Weekly Planet: TALE OF THE TAPE (Al Arian's trial)

What does wiretap evidence reveal about Al-Arian?
Published August 10, 2005

The bomb-sniffing German shepherd prowling the streets and parking lots near the Sam Gibbons Federal Courthouse in downtown Tampa was on time.. Co-defendant Hatem Fariz was late.. It was the ninth week of the increasingly surreal epic that is the Sami Al-Arian terrorism trial. Hard to believe it has been nine weeks. Sometimes it feels more like nine years.

..jurors have started hearing from the thousands of hours of wiretaps and other communications intercepts that lie at the heart of the conspiracy and terrorism case against the former University of South Florida professor and co-defendants Fariz, Ghassan Balut and Sameeh Hammoudeh....

Using the wiretap evidence, prosecutors are starting to make headway in their conspiracy allegations.. the Al-Arian on the wiretaps sounds quite different from the one who denied involvement with the Palestinian Islamic Jihad, who claimed to detest violence and portrayed himself as an aggrieved free speech advocate for the plight of his Palestinian people.

Take this example: In 2001, Al-Arian wrote an op-ed piece in the Tampa Tribune titled, "Media McCarthyism." He defended his actions and claimed he was against terrorism and violence such as that committed on 9/11. He also defended using violent jingoism in speeches he gave in the late 1980s and early 1990s at Islamic fundraising events.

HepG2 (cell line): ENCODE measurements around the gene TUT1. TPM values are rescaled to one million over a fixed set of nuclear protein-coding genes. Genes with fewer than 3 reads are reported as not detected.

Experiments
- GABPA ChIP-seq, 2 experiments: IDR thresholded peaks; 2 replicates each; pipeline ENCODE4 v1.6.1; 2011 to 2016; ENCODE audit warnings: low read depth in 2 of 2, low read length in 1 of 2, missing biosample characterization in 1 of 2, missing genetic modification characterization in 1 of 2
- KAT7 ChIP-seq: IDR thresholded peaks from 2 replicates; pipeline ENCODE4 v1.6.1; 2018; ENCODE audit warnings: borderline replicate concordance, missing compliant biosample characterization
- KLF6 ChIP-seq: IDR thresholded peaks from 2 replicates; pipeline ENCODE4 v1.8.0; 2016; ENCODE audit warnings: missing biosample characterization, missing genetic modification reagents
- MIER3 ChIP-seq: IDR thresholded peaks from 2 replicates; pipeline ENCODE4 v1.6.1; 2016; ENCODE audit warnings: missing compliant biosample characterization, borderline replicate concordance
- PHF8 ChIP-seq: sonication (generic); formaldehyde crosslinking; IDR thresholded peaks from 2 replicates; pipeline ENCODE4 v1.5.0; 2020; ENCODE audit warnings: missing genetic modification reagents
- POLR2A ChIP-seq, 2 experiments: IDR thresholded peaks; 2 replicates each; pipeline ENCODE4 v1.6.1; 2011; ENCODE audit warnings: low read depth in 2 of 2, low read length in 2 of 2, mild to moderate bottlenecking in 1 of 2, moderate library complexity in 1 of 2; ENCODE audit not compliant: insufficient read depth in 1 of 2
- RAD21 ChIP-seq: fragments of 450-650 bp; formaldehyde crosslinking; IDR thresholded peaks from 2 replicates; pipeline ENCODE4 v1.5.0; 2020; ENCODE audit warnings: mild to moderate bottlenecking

"As I have explained, the slogan 'death to Israel' was made in a speech given in Arabic 13 years ago about the brutal occupation of the Palestinians by Israel," he wrote. "It simply meant death to occupation, to oppression, to the Israeli apartheid system against the Palestinians. It certainly did not mean death to any human being or Jew."

Contrast that with a fax signed by Al-Arian (using his middle name, "Amin," and introduced into testimony on Thursday). It was sent a few days after he received news from Palestinian Islamic Jihad leaders of the Nov. 11, 1994, suicide bicycle bomb attack against Israeli soldiers near Netzarim. Three were killed, more than a dozen injured.

Al-Arian faxed to Damascus, Syria (the headquarters of the Palestinian Islamic Jihad, or PIJ, and its founder, Fathi Shiqaqi) on Nov. 14, 1994: "Pride and glory overwhelmed us. May God bless your efforts and accept our martyrs. Please be cautious and on the alert. Our greetings to all. Amin. 11/11/94"

Over the past two weeks, prosecutors have introduced evidence that put Al-Arian in the middle of Palestinian Islamic Jihad affairs, from authoring proposed financial reforms for the group to trying to broker a merger between the PIJ and fellow terrorists Hamas. Federal District Judge James S. Moody Jr. has ruled that simply being aware of terrorist killings or reacting to them is not against the law, but prosecutors are trying to show that Al-Arian and the co-defendants not only knew of the attacks but continued to work with PIJ and aid its efforts by raising money that went to martyrs' families. The theory has been dubbed "Economic Jihad."

In the 2001 op-ed piece, Al-Arian defended the mission of his World Islamic Studies Enterprise think tank, which was aligned with USF. Prosecutors have introduced faxed and wiretap information that show that at least three WISE employees (including co-defendant Hammoudeh and colleagues Ramadan Shallah and Mazen Al-Najjar) were paid with Palestinian Islamic Jihad funds.